How to Raise Problems at Work (And Not Get Penalized) - Transcend Commercial Real Estate Brokerage

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March 6, 2020

How to Raise Problems at Work (And Not Get Penalized)

How to Raise Problems at Work (And Not Get Penalized)

Building a truly open and honest culture in the workplace means empowering every single employee to raise issues that they see but might be uncomfortable to talk about.

That may mean something as simple as a colleague regularly being late to meetings or missing them altogether. Or it may be something more serious, like a flawed assumption that could derail an important project and have costly consequences.

People who have the confidence and support to talk about problems they notice are vital for innovation, growth and success. But many employees are afraid of retribution or being viewed as a snitch or whistleblower, so they don’t speak up.

Failure to create a safe culture where people can talk about difficult subjects or address problems head on can result in flawed products, expensive recalls, reputational damage, and loss of talent as frustrated employees quit.

Here’s how to create a culture of open and honest communication, and how to support an employee who speaks up about a problem:

  • Thank them for having the courage to say something in the first place
  • Stay focused on the underlying problem, and don’t get mad at the messenger
  • Listen to what they say, ask questions and clarify to make sure you understand, and take careful notes
  • Investigate and explore whether their concerns are true
  • Inform key stakeholders and decision-makers (when necessary)
  • For serious problems, be prepared to manage a crisis and develop an immediate plan of action to fix the issue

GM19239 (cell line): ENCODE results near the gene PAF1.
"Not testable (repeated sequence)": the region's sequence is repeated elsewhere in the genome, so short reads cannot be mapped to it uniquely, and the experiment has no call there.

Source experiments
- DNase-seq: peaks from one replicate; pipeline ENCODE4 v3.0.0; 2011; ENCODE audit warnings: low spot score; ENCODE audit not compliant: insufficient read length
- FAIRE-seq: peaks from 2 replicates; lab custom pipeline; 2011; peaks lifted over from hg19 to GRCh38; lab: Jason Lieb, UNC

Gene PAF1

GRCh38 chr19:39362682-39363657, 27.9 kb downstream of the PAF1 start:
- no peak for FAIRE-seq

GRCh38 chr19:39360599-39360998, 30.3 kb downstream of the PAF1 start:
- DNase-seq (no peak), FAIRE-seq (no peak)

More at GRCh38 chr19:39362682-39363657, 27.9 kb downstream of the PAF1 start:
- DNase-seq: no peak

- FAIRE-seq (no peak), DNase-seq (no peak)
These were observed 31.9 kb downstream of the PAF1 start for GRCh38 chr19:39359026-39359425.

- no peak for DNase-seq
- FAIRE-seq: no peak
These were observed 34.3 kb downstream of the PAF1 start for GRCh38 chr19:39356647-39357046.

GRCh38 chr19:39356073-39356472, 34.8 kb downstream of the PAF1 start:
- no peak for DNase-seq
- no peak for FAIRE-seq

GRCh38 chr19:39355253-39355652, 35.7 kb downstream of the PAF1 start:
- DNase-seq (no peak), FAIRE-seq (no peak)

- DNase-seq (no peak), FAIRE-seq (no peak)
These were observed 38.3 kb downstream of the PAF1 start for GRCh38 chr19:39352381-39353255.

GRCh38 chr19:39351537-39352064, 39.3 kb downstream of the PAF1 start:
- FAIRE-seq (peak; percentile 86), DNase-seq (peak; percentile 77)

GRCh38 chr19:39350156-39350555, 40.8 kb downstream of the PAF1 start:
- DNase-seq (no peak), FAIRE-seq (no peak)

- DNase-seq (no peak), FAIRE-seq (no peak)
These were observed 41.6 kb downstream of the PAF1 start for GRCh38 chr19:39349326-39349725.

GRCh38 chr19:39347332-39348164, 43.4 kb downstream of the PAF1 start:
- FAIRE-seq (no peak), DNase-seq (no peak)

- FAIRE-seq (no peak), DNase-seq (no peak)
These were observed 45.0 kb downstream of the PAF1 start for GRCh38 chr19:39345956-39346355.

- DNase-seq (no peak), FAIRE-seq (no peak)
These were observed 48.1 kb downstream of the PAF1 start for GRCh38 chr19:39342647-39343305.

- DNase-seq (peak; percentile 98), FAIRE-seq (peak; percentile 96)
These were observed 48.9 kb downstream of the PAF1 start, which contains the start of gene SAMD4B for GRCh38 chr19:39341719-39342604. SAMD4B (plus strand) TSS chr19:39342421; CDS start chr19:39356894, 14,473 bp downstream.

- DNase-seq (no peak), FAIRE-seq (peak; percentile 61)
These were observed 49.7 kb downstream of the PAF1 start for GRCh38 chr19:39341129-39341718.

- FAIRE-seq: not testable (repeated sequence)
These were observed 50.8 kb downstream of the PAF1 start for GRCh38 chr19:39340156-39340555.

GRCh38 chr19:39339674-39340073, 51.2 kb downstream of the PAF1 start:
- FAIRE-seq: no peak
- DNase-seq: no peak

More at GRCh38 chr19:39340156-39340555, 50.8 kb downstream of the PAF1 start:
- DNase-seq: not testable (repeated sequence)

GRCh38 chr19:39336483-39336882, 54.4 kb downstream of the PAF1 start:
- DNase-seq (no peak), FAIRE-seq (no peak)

• Make time for a retrospective after the fact, to study what went wrong and how to prevent such mistakes in the future

Good workplace design can support open communication.

For example, glass doors and walls that allow employees to see whether their manager is on the phone or in a meeting can encourage them to have an impromptu conversation or ask a question.

Creating more private spaces for one-on-one conversations also encourages employees to have more conversations with their bosses, including difficult conversations about problems they have noticed. Semi-private booths and nooks give employees space for having discrete conversations with colleagues when they are debating whether to speak up about an issue they’re wrestling with.

All of these design features are also essential for supporting a wide range of work styles and workspace preferences so employees feel confident and can do their best work.

Let’s get started on creating a workspace your employees love. You can reach us here.

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